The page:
Category Learning in the Brain
Author(s)Miller, Earl K.; Seger, Carol A.
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The ability to group items and events into functional categories is a fundamental characteristic of sophisticated thought. It is subserved by plasticity in many neural systems, including neocortical regions (sensory, prefrontal, parietal, and motor cortex), the medial temporal lobe, the basal ganglia, and midbrain dopaminergic systems. These systems interact during category learning. Corticostriatal loops may mediate recursive, bootstrapping interactions between fast reward-gated plasticity in the basal ganglia and slow reward-shaded plasticity in the cortex. This can provide a balance between acquisition of details of experiences and generalization across them. Interactions between the corticostriatal loops can integrate perceptual, response, and feedback-related aspects of the task and mediate the shift from novice to skilled performance. The basal ganglia and medial temporal lobe interact competitively or cooperatively, depending on the demands of the learning task.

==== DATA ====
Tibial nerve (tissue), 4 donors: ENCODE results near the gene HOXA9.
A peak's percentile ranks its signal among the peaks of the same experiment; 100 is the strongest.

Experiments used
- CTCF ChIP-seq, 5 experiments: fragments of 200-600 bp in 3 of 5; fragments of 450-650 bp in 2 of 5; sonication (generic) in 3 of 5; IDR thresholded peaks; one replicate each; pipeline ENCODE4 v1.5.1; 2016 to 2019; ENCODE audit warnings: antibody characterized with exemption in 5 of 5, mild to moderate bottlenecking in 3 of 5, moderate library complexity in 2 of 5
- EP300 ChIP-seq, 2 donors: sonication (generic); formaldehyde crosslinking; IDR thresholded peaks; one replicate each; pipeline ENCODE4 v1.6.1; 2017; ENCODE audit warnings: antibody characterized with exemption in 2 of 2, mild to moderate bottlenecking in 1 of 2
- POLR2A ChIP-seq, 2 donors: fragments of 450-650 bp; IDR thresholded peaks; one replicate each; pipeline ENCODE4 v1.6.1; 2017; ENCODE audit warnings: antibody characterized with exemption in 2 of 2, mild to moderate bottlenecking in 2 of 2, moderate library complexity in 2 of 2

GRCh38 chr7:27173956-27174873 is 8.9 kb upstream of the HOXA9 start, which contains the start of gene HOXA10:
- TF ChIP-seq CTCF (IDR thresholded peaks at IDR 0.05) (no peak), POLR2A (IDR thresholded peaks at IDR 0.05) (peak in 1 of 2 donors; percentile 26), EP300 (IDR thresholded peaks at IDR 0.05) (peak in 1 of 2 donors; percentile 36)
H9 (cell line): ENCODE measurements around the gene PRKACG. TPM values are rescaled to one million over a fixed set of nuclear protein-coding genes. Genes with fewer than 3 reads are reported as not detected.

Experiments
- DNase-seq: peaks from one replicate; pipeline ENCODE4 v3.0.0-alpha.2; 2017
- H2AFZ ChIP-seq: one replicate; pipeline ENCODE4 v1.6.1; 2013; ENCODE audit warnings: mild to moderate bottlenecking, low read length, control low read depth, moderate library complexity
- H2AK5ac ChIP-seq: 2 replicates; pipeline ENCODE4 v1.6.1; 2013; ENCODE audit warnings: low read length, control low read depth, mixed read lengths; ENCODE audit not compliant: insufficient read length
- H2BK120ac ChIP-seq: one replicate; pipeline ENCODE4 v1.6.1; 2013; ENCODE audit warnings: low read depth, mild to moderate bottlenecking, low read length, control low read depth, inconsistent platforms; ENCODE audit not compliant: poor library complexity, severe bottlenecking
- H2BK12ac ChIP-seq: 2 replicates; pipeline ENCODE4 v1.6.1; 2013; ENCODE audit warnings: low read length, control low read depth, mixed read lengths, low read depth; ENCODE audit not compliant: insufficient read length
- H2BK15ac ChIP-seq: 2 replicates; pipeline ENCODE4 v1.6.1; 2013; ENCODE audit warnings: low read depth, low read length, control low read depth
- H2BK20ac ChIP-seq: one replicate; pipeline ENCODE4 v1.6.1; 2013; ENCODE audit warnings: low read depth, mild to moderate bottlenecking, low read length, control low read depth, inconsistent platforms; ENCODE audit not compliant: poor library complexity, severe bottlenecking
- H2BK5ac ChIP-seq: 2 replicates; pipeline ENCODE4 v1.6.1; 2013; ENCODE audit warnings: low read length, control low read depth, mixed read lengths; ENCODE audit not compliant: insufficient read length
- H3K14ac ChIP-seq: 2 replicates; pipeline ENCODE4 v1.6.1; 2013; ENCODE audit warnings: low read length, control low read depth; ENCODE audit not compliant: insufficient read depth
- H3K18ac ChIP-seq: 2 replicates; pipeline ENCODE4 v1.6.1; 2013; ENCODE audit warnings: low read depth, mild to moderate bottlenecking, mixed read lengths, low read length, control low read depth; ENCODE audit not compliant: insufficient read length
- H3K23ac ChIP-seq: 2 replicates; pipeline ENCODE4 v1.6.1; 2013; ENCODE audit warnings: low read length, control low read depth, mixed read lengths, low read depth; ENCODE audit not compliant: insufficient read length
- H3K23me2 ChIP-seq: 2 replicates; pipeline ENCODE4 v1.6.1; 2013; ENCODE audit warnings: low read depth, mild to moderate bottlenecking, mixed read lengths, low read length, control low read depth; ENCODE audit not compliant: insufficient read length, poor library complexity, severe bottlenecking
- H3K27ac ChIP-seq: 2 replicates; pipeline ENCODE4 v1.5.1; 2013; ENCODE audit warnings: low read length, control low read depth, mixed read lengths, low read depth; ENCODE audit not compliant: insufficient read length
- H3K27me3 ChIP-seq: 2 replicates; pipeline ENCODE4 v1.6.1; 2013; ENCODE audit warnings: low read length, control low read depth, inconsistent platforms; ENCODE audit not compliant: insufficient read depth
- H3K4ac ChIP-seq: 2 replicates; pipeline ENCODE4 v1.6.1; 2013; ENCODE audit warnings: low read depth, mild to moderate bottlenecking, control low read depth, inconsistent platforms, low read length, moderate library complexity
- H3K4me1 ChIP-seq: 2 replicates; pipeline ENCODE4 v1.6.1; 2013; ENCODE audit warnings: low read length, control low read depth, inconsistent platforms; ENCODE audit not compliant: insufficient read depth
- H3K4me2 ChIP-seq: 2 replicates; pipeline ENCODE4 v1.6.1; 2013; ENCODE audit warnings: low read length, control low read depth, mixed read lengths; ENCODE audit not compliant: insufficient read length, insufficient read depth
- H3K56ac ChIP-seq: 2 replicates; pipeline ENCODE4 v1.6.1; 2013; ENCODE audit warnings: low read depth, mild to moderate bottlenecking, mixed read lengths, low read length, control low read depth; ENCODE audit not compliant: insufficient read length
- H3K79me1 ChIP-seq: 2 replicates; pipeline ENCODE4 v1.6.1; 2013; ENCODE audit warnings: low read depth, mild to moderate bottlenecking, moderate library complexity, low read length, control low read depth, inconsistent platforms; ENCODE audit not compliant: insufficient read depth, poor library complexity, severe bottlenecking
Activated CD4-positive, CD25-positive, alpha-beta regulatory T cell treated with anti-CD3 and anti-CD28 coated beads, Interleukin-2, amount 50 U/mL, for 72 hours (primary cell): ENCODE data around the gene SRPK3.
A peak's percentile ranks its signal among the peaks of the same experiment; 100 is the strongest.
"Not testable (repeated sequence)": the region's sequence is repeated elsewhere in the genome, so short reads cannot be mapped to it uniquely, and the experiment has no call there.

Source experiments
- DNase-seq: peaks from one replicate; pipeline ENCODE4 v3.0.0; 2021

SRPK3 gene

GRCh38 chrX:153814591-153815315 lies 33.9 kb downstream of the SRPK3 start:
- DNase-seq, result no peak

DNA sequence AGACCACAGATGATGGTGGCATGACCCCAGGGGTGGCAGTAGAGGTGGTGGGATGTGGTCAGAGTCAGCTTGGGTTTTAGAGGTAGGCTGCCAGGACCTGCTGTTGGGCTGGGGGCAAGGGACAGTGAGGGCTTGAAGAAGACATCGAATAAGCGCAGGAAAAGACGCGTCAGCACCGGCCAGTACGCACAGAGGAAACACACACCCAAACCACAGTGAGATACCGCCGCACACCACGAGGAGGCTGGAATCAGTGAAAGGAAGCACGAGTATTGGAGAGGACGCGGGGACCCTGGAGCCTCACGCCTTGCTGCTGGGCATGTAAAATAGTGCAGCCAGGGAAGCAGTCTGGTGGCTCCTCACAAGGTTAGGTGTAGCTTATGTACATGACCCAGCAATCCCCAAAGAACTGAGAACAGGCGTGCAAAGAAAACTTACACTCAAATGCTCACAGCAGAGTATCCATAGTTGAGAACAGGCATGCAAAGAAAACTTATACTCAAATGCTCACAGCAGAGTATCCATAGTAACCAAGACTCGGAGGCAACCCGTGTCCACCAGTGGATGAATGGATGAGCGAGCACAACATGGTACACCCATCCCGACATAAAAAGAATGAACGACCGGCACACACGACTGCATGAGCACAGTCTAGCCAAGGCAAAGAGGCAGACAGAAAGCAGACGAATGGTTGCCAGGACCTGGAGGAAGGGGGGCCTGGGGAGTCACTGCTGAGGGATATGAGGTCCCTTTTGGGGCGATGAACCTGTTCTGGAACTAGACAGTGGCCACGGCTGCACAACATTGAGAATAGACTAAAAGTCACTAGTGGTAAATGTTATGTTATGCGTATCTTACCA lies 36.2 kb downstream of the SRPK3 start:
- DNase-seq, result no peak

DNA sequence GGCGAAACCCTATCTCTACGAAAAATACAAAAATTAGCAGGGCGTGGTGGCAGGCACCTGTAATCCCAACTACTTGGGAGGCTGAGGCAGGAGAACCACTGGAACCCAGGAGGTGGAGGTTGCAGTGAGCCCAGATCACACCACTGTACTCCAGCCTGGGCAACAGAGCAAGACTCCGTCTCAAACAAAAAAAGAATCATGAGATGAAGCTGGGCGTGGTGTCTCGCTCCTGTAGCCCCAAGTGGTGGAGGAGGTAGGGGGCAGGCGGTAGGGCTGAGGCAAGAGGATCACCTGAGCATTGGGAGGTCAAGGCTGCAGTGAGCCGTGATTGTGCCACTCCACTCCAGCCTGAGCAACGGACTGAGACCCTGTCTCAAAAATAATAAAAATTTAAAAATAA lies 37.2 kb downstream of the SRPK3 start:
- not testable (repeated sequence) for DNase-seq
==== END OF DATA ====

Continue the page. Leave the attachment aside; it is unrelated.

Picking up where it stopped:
DepartmentMassachusetts Institute of Technology. Department of Brain and Cognitive Sciences; Picower Institute for Learning and Memory
Annual Reviews in Neuroscience
Seger, Carol A., and Earl K. Miller. “Category Learning in the Brain.” Annual Review of Neuroscience 33.1 (2010): 203–219.
Author's final manuscript